Skip to content

Reporters Committee asks U.S. Supreme Court to allow journalists to challenge wiretap law

Post categories

  1. Protecting Sources and Materials
The Reporters Committee for Freedom of the Press has filed a friend-of-the-court brief in the U.S. Supreme Court asking the…

The Reporters Committee for Freedom of the Press has filed a friend-of-the-court brief in the U.S. Supreme Court asking the justices to uphold a lower court’s ruling giving media, legal and other parties standing to challenge amendments to FISA that could irreparably damage reporter-source relationships.

At issue in Clapper et. al. v. Amnesty International USA is whether the plaintiffs can demonstrate enough harm to sue the federal government over amendments to the Foreign Intelligence Surveillance Act that would allow the government to monitor international communications even if one party is in the United States.

According to the Reporters Committee brief, these amendments would “hamper the formation of these important journalist-source relationships by eliminating journalists’ ability to make good-faith promises of confidentiality to international sources.”

The trial court ruled that the plaintiffs could not prove they were harmed, and thus did not have standing to challenge the amendments. The U.S. Court of Appeals in New York City (2nd Cir.) reversed that decision, and now the U.S. Supreme Court has said it will consider the case.

“From Watergate to waterboarding, the news media have relied on confidential sources to uncover stories of official wrongdoing,” said Reporters Committee Executive Director Bruce D. Brown. “If reporters cannot communicate confidentially with news sources, particularly overseas, for fear they will be uncovered by a government wiretap, then the integrity of the relationship is compromised, stories go untold and, ultimately, the public is left uninformed. This is particularly true with international sources, with whom electronic communication is essential.”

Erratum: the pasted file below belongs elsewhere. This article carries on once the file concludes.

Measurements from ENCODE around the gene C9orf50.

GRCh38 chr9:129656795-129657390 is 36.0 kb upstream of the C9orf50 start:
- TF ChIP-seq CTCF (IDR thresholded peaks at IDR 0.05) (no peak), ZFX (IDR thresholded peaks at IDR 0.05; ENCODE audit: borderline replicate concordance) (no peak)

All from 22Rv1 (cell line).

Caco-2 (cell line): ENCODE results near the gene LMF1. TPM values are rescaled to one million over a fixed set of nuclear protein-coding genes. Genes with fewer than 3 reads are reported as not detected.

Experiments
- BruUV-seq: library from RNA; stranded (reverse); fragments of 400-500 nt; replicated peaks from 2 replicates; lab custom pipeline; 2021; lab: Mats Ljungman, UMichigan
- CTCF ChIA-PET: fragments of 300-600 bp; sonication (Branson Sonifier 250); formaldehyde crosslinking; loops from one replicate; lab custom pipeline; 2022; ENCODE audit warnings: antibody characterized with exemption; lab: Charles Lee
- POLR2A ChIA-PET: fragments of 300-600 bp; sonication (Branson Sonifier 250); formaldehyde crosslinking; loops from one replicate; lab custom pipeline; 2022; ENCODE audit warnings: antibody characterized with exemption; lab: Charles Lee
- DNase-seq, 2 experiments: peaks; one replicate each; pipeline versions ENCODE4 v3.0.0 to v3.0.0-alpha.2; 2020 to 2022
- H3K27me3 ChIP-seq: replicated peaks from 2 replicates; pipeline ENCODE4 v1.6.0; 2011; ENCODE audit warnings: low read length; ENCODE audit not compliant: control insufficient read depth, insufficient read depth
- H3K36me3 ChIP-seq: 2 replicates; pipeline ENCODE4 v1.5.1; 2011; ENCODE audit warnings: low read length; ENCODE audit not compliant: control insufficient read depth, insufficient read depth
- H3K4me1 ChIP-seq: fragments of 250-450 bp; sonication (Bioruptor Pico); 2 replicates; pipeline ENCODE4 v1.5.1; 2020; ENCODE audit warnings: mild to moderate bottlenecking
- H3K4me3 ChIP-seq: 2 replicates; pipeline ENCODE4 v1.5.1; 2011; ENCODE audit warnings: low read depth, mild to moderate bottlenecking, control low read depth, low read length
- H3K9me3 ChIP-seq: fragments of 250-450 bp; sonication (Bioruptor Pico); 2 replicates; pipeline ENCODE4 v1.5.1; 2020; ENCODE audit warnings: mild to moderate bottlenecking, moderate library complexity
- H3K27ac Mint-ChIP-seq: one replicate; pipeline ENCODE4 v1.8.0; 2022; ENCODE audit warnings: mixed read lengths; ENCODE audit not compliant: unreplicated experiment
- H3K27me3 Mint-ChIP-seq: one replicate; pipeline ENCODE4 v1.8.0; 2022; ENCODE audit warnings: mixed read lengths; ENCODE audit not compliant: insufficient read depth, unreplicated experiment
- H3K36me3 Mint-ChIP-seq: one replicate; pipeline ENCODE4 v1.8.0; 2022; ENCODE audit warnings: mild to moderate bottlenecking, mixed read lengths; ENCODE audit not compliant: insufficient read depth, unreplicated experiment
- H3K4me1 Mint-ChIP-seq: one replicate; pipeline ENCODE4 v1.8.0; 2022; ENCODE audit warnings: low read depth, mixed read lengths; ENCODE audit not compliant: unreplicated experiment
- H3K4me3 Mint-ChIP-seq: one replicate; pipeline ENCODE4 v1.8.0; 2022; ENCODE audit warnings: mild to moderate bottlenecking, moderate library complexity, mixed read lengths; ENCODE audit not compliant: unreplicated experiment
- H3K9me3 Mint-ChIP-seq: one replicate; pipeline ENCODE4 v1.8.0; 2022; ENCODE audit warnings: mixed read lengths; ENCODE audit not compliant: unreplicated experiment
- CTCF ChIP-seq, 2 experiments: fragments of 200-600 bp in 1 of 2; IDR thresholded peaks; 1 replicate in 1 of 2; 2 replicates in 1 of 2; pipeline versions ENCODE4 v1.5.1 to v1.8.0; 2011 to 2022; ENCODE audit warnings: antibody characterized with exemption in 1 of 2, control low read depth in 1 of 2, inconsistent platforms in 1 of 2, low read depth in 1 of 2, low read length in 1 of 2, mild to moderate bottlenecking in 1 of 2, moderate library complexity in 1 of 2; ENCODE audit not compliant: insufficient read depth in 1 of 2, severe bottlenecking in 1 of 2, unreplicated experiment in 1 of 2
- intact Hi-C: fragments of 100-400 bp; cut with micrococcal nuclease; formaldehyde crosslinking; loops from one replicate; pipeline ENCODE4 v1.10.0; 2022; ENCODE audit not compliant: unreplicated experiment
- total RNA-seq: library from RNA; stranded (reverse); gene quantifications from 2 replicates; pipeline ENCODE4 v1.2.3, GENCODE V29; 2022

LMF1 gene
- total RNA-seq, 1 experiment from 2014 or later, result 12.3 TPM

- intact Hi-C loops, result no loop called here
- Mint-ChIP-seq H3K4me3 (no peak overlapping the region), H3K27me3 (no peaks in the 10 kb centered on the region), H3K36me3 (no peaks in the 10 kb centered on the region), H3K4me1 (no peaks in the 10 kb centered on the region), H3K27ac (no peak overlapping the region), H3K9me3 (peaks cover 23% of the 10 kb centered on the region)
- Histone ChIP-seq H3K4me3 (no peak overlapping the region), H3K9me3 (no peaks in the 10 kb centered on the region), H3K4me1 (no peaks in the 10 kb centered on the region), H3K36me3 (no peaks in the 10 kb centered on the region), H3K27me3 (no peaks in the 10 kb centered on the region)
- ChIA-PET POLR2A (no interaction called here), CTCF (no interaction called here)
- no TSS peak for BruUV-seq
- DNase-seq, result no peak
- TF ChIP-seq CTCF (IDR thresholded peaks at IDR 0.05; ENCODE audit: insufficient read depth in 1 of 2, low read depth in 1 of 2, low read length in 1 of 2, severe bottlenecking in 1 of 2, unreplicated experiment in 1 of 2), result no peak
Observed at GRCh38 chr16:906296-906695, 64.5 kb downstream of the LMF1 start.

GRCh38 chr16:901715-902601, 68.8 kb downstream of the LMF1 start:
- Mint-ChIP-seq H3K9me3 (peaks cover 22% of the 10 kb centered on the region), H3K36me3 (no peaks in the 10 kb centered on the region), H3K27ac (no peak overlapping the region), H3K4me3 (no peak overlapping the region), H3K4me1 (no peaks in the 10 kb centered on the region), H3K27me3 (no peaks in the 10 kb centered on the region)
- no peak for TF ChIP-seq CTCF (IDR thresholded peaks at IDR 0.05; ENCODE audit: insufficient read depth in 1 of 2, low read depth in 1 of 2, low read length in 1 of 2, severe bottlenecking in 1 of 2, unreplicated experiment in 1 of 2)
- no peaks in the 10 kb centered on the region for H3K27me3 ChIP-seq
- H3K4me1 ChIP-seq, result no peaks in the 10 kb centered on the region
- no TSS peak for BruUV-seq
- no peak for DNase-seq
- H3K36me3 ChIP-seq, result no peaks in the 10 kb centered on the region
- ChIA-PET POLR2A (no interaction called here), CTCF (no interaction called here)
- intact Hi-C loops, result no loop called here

The brief includes myriad examples of important national stories that would not have been possible without confidential sources. “The strong interest in ensuring journalists’ ability to credibly promise confidentiality to sources is not one of mere convenience or privacy concerns,” the brief argues. “The ability to foster and maintain confidential relationships with sources is crucial to effective reporting.”

The Reporters Committee brief is on its website.

About the Reporters Committee for Freedom of the Press

Founded in 1970, the Reporters Committee for Freedom of the Press offers free legal support to thousands of working journalists and media lawyers each year. It is a leader in the fight against persistent efforts by government officials to impede the release of public information, whether by withholding documents or threatening reporters with jail. In addition to its 24/7 Legal Defense Hotline, the Reporters Committee conducts cutting-edge legal research, publishes handbooks and guides on media law issues, files frequent friend-of-the-court legal briefs and offers challenging fellowships and internships for young lawyers and journalists. For more information, go to, or follow us on Twitter @rcfp.

Related Reporters Committee resources:

· NM&L: Reporters harmed by warrantless wiretapping, entitled to challenge the law